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Marange, Chiadzwa and other diamond fields and the Kimberley Process - Index of articles
security at Canadile costing Zimbabwe
for Research and Development
May 10, 2010
at Canadile Miners plant in Chiadzwa
are costing Zimbabwe about 2000 carats per day, the Center for Research
and Development (CRD) can reveal. Company employees have overtaken
illegal panners and soldiers in supplying diamonds to local and
foreign buyers who descend on Chiadzwa daily in search of the precious
stones. Much of the stones are stolen at the Density Medium Separator,
popularly known as The Plant.
There are no security
cameras on the Density Medium Separator that separates diamonds
from the soil. Ephraim Moabi, A South African national employed
by Canadile who operates the Density Medium Separator has been having
a field day looting diamonds from the machine. Mesmerised by his
fortunes, Moabi started picturing himself with diamonds in his hands
and on his mouth from his mobile phone, perhaps intending to show
his colleagues across the border how one can easily get reach north
of the Limpompo. This is despite the fact that cameras and cell
phones are banned from the plant.
Weeks of intensive investigations
by the CRD revealed that whilst there are cameras at the sorting
department where diamonds are graded, there are no cameras at the
plant. This enables workers at the plant, like Moabi, to loot diamonds.
When the camera which he used to take pictures of himself was caught
by a security guard, Ephraim Moabi allegedly offered him USD10 000,
prompting the security guard to be keen to scrutinize the phone.
Moabi was initially taken to a military base to be tortured but
management changed its mind fearing that this may spark a diplomatic
row with South Africa since he is a South African national. He pleaded
innocence, saying he was just 'playing with the diamonds'. The Canadile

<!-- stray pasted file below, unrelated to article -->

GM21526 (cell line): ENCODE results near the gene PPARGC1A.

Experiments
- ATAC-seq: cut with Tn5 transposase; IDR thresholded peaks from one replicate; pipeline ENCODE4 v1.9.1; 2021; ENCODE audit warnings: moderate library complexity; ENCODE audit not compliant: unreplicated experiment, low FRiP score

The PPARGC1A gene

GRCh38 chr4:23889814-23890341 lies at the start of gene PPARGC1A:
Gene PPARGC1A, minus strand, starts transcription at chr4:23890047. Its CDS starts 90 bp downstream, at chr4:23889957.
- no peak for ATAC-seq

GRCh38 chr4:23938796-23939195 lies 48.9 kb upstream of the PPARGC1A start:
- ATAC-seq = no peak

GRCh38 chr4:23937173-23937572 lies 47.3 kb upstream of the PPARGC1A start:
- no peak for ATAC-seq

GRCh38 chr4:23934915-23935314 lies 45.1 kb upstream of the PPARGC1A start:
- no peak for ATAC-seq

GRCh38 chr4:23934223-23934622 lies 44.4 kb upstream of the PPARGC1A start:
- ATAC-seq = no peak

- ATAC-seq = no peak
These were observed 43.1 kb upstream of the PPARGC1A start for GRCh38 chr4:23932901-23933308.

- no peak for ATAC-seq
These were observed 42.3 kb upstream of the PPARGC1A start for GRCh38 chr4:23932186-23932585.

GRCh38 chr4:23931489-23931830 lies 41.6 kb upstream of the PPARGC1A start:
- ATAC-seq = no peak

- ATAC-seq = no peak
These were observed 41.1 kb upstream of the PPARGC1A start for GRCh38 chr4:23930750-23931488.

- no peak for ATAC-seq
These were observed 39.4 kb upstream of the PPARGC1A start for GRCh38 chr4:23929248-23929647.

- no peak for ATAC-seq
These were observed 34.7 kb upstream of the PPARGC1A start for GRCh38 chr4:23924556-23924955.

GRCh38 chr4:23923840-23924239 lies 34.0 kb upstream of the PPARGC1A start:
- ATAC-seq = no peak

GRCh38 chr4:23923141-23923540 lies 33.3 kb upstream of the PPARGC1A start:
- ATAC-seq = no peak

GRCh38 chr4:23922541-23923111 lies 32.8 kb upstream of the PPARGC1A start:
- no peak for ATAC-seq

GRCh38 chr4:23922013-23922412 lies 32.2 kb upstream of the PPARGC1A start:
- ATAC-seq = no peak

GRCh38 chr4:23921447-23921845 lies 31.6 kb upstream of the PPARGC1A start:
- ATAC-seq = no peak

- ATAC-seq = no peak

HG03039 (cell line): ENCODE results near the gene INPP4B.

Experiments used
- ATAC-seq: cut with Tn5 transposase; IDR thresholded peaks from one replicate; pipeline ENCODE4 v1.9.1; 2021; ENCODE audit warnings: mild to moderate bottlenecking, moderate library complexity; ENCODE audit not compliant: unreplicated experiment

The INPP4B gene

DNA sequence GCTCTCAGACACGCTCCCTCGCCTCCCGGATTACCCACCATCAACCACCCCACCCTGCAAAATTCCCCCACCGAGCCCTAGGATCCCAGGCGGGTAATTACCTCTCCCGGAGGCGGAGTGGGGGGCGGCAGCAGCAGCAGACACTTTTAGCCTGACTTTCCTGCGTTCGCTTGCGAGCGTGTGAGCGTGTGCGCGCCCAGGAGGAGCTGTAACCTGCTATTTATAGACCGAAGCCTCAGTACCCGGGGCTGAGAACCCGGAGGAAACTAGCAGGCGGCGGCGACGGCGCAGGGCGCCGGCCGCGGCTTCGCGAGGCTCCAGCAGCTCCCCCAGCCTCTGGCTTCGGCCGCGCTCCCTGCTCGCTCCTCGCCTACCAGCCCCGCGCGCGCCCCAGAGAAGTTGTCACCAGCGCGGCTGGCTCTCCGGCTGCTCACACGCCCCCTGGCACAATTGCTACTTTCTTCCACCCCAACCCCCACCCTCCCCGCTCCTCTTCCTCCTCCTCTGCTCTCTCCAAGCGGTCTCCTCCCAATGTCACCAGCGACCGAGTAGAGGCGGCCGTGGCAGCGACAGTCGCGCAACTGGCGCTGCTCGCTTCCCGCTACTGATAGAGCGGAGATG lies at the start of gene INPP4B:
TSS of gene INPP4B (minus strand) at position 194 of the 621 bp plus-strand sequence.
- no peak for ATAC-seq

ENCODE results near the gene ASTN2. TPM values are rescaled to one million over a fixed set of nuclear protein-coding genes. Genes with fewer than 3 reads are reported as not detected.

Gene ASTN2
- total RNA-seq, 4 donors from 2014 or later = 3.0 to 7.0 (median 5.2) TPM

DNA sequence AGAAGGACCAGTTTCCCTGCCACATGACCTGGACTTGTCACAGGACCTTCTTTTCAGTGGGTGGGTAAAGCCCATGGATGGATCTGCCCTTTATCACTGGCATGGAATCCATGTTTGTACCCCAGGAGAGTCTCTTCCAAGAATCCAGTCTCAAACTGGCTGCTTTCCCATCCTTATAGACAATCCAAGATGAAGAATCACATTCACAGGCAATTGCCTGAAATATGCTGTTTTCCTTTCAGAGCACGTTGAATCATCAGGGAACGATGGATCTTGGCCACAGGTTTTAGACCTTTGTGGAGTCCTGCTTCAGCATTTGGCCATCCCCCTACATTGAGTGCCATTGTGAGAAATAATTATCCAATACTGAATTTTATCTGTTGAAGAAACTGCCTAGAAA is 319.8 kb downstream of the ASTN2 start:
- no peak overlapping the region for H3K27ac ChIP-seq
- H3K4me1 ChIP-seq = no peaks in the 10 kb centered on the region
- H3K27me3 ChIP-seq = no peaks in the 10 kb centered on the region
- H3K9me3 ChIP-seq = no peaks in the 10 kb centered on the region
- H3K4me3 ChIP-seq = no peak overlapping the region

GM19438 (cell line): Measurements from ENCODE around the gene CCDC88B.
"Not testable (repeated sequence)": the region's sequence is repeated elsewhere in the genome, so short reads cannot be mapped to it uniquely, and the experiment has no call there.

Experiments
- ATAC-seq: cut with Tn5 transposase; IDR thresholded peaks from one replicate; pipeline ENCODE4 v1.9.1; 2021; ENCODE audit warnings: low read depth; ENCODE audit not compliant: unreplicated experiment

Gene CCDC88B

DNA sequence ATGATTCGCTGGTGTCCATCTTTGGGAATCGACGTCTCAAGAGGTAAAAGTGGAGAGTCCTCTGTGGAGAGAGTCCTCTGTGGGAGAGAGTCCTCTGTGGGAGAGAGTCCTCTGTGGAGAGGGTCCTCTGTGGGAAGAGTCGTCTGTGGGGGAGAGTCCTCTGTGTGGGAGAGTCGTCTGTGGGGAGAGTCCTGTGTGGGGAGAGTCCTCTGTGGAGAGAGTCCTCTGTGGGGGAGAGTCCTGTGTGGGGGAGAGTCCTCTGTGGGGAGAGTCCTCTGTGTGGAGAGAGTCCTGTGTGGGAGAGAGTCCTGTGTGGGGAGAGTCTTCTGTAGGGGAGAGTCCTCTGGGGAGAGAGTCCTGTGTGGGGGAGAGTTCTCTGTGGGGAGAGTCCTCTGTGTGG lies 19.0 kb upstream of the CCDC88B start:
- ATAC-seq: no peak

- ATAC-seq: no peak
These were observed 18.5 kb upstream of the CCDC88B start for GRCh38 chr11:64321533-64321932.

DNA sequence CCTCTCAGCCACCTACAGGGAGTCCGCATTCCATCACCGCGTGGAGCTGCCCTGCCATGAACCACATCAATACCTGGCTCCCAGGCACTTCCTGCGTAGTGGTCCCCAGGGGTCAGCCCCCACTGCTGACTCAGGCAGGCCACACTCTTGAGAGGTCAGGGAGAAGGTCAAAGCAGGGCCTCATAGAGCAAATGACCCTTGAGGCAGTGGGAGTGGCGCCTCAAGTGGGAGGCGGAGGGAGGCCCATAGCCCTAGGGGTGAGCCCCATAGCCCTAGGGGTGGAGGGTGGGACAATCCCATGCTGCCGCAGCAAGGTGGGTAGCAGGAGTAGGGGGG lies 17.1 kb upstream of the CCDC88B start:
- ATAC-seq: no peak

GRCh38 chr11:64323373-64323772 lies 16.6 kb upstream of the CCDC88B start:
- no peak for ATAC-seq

policy is that no worker is allowed to touch any diamond at the
Density Medium Separator since everything is done by the machine
at that stage.
There is also a high
possibility that Moabi is in the habit of swallowing diamonds, as
is the habit with drug traffickers, to evade security checks. Several
panners have resorted to swallowing diamonds when under attack or
when they chose to hide a stone from their syndicates. It is not
clear why Moabi chose to picture one of the diamonds on his mouth.
on the increase
The CRD observed that
on average 60 buyers are descending on Chiadzwa to buy diamonds
daily. The buyers gather at Mashukashuka, Muchena and Tenda business
centres where company employees and syndicates operated by soldiers
sell their diamonds. We also witnessed that at every shift (changeover
of staff) buyers descend on Hot Springs resort and Mutsago business
area where they intercept Canadile employees who would have smuggled
diamonds. Diamonds are being sold as parcels, meaning that dealers
put together a consortium of clear and rough diamonds for a certain
amount. An average parcel weighs between 10 and 30 carats. Bothwell
Nhlanhla, the most prominent dealer who has established connections
with security officials around Chiadzwa was spotted buying diamonds
from Canadile employees and soldiers daily. Nearly every worker
stationed at the plant is involved in diamond smuggling. Staff at
the plant are constantly being fired for stealing diamonds. Diamond
smuggling involves some security personnel who are making fortunes
by allowing employees to escape with diamonds in return for cash.
At the sorting Centre
there is some degree of security, with a few security cameras fixed
in the room. However it was also reported that some company employees
at the sorting centre have a tendency of swaying the security cameras
whilst they steal diamonds. In January two Canadile bosses Komalin
Pakirisamy and V Naidoo were arrested after they were caught with
63 gems of clear diamonds in their car. They were caught whilst
attempting to leave the diamond fields. The KP monitor, Mr Abbey
Chikane also expressed reservations with the security system at
Canadile Miners. The porous security at Canadile is one of the several
indicators of the failure by Zimbabwe to meet the minimum standards
of the KPCS. The refusal by Mines Minister Obert Mpofu to allow
the Parliamentary Portfolio Committee on Mines and Energy to inspect
the diamond fields indicate a massive cover up for shocking irregularities
obtaining in Marange diamond fields. It also means it may be long
before Marange diamonds can start contributing to the national economy.
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